*revere some more*
posted by Segundus at 8:55 AM on January 16, 2011 [2 favorites]


So that's why my diorama broke!
posted by hammurderer at 9:25 AM on January 16, 2011


If you don't have a place with a view in Heaven, then it cannot be Heaven.

Perhaps in Heaven the Meta-Bible describes how to reach Meta-Heaven.
posted by zippy at 12:23 PM on January 16, 2011


In Heaven the Pauli exclusion principle is repealed.
posted by hattifattener at 12:53 PM on January 16, 2011


Bismillah, NO!
posted by longbaugh at 2:05 PM on January 16, 2011


THE RINGWORLD IS UN-STAAAABLE! THE RINGWORLD IS UN-STAAAABLE!
posted by straight at 3:08 PM on January 16, 2011


It's possible that Galileo arrived at basic laws of physics by studying Dante's Inferno.

This isn't really too too shocking.

From Carl Sagan's "Cosmos":"(Isaac Newton) was not immune to the superstitions of his day and had many encounters with mysticism. Indeed, much of Newton's intellectual development can be attributed to this tension between rationalism and mysticism. At the Stourbridge Fair in 1663, at the age of twenty, he purchased a book on astrology, 'out of a curiosity to see what was in it.' He read it until he came to an illustration which he could not understand, because he was ignorant of trigonometry. So he purchased a book on trigonometry but soon found himself unable to follow the geometrical arguments. So he found a copy of Euclid's Elements of Geometry, and began to read. Two years later he invented the differential calculus."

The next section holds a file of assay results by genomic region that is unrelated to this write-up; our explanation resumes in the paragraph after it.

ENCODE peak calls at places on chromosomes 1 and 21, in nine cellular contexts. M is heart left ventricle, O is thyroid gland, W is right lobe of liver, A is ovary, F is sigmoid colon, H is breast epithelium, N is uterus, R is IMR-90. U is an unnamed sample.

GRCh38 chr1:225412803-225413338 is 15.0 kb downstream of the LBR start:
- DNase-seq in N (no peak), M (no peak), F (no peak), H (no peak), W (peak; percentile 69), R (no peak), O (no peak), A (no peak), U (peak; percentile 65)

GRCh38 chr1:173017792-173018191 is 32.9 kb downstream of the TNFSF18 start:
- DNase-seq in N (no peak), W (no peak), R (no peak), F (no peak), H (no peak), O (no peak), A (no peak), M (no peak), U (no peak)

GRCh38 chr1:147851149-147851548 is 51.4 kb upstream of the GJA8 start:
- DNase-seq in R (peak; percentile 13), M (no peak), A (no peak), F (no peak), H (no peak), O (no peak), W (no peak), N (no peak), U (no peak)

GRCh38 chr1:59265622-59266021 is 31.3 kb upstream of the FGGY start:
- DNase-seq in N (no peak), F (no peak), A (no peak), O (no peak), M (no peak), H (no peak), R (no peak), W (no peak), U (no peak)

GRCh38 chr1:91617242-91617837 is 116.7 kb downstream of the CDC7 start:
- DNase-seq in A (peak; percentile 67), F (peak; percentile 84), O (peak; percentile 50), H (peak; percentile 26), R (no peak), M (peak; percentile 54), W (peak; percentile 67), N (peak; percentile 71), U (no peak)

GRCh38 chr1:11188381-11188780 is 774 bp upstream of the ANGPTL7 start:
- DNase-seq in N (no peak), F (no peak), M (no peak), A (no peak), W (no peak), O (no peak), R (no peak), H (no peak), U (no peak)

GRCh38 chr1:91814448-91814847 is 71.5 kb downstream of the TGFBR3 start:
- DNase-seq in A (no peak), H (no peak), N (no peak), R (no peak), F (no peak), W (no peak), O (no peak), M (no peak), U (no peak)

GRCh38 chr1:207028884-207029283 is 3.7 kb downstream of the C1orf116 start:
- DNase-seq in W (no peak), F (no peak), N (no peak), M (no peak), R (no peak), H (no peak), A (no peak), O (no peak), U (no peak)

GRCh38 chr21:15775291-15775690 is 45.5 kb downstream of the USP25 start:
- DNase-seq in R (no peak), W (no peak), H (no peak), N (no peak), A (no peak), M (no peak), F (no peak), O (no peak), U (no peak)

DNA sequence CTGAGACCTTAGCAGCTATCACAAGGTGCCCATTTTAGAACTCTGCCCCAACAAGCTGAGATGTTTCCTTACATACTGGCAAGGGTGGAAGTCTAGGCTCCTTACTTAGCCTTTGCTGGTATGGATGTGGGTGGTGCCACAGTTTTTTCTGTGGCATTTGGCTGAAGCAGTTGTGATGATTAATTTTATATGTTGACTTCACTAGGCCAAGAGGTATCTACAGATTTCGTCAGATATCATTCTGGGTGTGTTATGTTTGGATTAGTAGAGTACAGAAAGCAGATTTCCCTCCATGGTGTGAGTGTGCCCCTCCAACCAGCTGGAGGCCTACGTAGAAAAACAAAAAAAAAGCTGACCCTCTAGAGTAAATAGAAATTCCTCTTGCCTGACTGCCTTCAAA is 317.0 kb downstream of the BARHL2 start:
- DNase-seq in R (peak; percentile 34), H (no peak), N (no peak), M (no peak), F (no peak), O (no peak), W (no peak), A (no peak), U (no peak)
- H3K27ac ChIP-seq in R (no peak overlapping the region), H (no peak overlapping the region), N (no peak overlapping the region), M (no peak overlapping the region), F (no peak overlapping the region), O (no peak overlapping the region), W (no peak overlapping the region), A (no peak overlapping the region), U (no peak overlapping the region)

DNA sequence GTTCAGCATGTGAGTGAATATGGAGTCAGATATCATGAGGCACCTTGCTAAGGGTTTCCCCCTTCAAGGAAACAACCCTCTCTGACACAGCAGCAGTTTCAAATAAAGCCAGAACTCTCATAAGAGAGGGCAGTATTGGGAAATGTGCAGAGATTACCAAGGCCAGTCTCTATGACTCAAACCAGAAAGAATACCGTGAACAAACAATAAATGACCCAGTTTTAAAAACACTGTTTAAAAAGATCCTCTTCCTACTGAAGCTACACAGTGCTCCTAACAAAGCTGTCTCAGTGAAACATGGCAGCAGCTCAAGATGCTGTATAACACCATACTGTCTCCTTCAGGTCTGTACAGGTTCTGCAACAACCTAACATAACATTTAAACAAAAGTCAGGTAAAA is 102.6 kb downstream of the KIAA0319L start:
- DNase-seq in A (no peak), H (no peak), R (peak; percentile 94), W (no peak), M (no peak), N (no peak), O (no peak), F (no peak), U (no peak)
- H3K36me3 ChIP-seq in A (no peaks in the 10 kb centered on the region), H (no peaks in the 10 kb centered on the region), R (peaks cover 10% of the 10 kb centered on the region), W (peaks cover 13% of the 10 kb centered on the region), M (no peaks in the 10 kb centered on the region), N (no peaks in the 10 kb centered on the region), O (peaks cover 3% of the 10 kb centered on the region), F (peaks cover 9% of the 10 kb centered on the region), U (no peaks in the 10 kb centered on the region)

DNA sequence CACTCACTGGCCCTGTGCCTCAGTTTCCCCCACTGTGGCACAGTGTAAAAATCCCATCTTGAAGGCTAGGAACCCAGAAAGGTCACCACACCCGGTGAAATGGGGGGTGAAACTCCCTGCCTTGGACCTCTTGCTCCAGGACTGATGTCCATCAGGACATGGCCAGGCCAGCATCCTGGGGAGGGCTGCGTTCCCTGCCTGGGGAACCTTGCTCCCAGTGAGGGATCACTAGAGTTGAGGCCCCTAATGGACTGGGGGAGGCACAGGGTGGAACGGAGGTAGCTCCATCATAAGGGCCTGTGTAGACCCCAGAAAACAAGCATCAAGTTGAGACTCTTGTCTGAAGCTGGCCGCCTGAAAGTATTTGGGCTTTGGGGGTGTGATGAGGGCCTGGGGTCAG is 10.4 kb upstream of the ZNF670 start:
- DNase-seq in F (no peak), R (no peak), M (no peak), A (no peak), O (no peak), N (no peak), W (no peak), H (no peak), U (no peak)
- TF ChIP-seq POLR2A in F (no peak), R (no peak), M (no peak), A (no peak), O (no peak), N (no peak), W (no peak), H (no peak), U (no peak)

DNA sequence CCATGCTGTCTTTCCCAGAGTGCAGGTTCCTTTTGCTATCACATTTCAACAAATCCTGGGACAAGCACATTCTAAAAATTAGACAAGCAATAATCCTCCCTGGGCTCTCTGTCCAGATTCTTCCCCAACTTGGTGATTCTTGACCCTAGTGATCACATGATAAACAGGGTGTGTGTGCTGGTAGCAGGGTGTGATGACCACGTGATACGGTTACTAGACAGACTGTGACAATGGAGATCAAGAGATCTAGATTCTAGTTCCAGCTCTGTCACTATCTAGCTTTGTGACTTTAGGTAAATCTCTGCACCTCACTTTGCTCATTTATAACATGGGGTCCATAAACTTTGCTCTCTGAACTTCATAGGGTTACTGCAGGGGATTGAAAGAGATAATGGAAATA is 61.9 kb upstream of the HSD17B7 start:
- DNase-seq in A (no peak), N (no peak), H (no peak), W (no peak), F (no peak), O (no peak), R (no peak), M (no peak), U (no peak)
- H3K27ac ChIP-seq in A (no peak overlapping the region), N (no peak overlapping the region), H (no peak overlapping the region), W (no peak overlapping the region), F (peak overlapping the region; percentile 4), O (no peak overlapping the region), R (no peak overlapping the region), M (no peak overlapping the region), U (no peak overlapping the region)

posted by IvoShandor at 9:07 PM on January 16, 2011 [3 favorites]


I have it on good authority that 144,000 will be saved.

Okay, divide that by 1500 square miles at 27,878,400 feet per miles and we get 290,400 per person. Double that if you insist that there are already a few others and we get 145,200 square feet per person, which is respectively 96 or 192 people per square mile

So heaven is either Texas or North Carolina.
posted by IndigoJones at 5:36 AM on January 18, 2011


bwg: "Doesn't the 7th Circle of Hell reserve a place for astrologers?"

Eighth circle, fourth bolgia.
posted by Chrysostom at 11:31 PM on January 20, 2011